Writing her first novel, Another Place You've Never Been, Rebecca Kauffman figured out what kind of writer she was: a slow one. She wrote a paragraph a day, and couldn't write more. She struggled, too, with stress and anxiety. Why was she spending so much time on this project, this fictional thing that might, only might, someday become a book?
Time came to work on The Gunners, Kauffman's second novel, and the Virginia-based author realized everything she'd learned about herself as a writer was wrong. Or at least, wasn't right anymore. "I wrote the first draft pretty quickly," she said. "I'm actually a pretty fast writer. It took a little bit of convincing, and a little bit of elbow grease."
And confidence! She sat down to write The Gunners in possession of the validation that arrives only after a first book is accepted, and published, and read. The process, she said, was "almost completely painless and easy and joyful. … It just sort of sailed along."
All this joy isn't to say Kauffman churned out a perfect book, first try. The Gunners features childhood friends who reunite in their 30s after one of the group dies. Seeing the friends from multiple perspectives allows readers a fuller understanding of the group's dynamics, and of how each individual has progressed through adult life apart from the group. Managing these perspectives presented Kauffman with a challenge. She ended up in the middle of a narrative snarl, and turned to her agent, Michelle Tessler (Tessler Literary Agency).
Kauffman said Tessler is "a fantastic fit. She's an incredibly sharp reader, keeps me grounded and self-critical, keeps my eye towards the right things in the work." Looking at the early Gunners draft, Tessler advised Kauffman to step back and grab a few packs of Post-its, a practice originating with another of her clients, Mira Jacob.
"I tore the book apart," Kauffman recalled. Assigning each point of view a different color Post-it, she arranged them into narrative sections. And re-arranged, and re-arranged, and re-arranged, all with Tessler's encouragement.
Play with it, the agent advised. Put out of your mind how much work it's going to take. There are no limits to how many ways you tell this story.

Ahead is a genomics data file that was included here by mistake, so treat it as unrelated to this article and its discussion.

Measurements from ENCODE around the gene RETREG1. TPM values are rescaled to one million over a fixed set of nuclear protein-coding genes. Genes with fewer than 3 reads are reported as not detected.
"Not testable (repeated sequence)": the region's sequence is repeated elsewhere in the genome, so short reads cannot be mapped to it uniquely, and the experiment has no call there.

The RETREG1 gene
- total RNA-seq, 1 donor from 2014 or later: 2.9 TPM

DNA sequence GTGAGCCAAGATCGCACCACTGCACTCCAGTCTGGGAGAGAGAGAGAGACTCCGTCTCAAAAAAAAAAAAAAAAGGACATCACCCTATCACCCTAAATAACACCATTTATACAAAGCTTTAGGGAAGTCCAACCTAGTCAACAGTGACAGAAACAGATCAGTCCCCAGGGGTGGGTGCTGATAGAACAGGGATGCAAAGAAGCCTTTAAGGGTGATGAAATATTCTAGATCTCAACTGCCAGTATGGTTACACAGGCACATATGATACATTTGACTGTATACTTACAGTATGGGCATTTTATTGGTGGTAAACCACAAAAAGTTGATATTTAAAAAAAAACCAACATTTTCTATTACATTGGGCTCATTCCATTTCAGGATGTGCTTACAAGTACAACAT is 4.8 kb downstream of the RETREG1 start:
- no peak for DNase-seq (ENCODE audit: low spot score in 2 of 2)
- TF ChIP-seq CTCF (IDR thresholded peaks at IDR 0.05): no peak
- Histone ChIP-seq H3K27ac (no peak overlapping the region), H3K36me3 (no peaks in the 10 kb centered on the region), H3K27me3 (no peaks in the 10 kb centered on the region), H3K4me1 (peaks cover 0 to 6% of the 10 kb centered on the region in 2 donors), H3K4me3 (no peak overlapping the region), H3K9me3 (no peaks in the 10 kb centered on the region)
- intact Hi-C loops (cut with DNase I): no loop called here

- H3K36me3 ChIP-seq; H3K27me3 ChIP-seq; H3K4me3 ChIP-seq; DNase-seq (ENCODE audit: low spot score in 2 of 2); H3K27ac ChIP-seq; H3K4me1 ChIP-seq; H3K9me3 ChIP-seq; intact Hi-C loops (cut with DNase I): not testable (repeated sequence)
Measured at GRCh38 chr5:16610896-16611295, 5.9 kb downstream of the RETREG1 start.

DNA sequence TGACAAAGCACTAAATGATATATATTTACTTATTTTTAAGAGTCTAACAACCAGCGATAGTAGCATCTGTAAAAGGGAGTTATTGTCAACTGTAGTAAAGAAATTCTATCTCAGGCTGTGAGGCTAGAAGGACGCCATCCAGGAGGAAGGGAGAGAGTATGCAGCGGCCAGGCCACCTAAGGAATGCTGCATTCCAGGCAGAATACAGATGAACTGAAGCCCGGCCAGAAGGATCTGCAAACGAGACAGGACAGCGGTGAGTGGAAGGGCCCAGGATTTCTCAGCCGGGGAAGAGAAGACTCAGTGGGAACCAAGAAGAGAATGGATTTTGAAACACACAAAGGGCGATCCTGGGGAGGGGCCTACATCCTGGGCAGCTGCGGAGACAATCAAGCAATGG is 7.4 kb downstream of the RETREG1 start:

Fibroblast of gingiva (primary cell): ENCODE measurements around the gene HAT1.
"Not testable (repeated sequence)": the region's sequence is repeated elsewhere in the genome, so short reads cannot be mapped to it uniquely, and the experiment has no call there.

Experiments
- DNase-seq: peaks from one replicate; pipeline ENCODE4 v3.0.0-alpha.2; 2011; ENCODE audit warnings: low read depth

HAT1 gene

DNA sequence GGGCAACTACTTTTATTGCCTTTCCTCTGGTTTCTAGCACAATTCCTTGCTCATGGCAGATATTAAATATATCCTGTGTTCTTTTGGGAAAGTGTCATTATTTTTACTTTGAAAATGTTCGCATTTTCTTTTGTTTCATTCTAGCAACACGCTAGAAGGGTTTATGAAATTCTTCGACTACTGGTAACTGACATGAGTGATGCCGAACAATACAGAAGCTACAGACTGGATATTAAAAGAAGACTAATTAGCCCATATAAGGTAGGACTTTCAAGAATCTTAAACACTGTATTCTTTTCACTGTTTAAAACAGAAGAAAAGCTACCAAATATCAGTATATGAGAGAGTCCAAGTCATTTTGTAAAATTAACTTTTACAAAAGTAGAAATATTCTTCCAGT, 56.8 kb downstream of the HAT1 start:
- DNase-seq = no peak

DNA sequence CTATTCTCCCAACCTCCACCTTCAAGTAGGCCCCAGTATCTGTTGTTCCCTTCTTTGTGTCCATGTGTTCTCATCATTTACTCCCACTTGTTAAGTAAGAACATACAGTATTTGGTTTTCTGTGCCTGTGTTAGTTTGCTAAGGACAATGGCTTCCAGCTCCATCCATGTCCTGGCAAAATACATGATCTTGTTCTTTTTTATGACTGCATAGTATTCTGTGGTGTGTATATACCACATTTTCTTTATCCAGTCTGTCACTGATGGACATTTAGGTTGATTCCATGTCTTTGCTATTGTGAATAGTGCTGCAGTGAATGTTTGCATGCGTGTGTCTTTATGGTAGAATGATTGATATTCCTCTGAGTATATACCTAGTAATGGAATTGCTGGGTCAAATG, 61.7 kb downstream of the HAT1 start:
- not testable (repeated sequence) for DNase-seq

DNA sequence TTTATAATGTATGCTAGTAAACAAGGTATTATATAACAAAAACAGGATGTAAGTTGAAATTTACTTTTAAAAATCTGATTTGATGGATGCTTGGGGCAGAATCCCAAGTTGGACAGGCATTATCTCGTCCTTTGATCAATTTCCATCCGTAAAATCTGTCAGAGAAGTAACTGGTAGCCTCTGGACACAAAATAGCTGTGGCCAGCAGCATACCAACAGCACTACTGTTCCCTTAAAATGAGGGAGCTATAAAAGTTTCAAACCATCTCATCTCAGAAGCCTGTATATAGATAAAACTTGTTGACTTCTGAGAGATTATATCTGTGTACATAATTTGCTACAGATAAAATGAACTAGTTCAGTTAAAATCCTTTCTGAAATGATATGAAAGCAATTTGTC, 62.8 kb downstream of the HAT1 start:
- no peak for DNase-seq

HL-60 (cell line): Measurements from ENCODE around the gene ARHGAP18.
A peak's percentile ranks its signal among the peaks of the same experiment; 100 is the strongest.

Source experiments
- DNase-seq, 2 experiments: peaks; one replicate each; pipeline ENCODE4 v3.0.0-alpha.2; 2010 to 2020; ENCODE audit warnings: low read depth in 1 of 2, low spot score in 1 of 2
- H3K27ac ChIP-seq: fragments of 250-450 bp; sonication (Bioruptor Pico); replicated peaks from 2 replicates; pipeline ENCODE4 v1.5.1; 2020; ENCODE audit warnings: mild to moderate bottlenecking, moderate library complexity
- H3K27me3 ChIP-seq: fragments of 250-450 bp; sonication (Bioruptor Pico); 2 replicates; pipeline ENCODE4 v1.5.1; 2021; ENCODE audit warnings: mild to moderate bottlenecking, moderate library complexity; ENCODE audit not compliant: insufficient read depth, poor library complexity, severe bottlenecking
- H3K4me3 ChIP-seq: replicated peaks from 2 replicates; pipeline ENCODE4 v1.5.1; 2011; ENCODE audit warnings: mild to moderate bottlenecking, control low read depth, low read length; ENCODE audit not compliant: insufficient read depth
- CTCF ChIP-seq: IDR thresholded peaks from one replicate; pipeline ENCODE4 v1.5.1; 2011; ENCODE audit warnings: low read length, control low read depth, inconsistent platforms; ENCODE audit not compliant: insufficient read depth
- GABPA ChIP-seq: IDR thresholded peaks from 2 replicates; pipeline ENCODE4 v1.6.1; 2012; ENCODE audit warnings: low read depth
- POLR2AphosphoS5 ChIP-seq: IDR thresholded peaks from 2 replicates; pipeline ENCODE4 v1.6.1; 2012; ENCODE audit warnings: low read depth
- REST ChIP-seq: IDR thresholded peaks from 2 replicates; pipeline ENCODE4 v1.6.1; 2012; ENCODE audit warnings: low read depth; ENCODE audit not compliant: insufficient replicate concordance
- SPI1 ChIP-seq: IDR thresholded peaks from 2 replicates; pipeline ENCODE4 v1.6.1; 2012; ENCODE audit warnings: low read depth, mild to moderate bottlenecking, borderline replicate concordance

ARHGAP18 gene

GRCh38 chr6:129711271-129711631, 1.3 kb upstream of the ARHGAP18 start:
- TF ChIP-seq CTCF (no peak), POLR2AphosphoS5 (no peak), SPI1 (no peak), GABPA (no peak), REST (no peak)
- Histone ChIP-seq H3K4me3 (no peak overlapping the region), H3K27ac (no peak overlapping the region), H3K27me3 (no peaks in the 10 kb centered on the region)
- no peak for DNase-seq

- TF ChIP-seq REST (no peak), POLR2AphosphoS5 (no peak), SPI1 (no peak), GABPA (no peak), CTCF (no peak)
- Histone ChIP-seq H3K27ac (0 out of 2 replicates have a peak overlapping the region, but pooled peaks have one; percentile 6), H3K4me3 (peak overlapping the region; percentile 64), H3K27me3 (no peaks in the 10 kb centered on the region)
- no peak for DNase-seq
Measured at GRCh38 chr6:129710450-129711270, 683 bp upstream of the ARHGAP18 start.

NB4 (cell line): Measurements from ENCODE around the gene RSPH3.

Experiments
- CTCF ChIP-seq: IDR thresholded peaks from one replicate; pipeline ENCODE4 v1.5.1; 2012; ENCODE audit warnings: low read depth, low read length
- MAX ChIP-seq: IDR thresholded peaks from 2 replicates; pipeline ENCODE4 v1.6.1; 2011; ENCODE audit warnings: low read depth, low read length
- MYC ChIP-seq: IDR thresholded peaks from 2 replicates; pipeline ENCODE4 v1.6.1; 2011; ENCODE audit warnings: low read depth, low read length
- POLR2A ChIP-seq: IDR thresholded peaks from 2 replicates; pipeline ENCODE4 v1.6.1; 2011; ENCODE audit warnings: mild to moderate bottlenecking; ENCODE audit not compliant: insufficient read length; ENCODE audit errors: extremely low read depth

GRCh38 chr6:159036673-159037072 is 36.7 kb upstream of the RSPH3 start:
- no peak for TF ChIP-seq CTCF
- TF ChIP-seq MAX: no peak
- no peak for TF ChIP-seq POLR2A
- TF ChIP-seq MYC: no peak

And so Kauffman played with it, using central figure Mikey — who she calls "my great love in the book" — as a narrative core, relying on his good, kind, mild-mannered, everyday-nice-person character to highlight the extremes in the people around him. "My attempt at drawing more interest out of a character was to put these other players in close proximity to Mikey," she explained.
In and around, over and under, Kauffman stuck and re-stuck colored squares of paper across her living room floor, moving story bits and character sections all around her Post-its map. As she played, her vision of the book cleared. "That was when the book made a turn, and made sense."
The Gunners launches later this month, and while writing the book was "joyful," Kauffman must now tackle the book tour. Though she's grateful for the opportunity to promote the book, which she'll be doing at readings from now until May, she also finds them challenging. "I'm best with people one on one," she explained. "I'm excited for the events, but I could just as easily spend the next two months watching TV."
The word from other writers is, the publicity events will begin to feel less overwhelming. "The writers that I've spoken with, they say you get better at it," she said. "It becomes easier."
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Susanna previously wrote for the online design community Dribbble, helping transform their occasional blog into the online publication Courtside. Her bylines also include AOL News, Boston Globe, Boston Magazine, and Publishers Weekly, among other publications.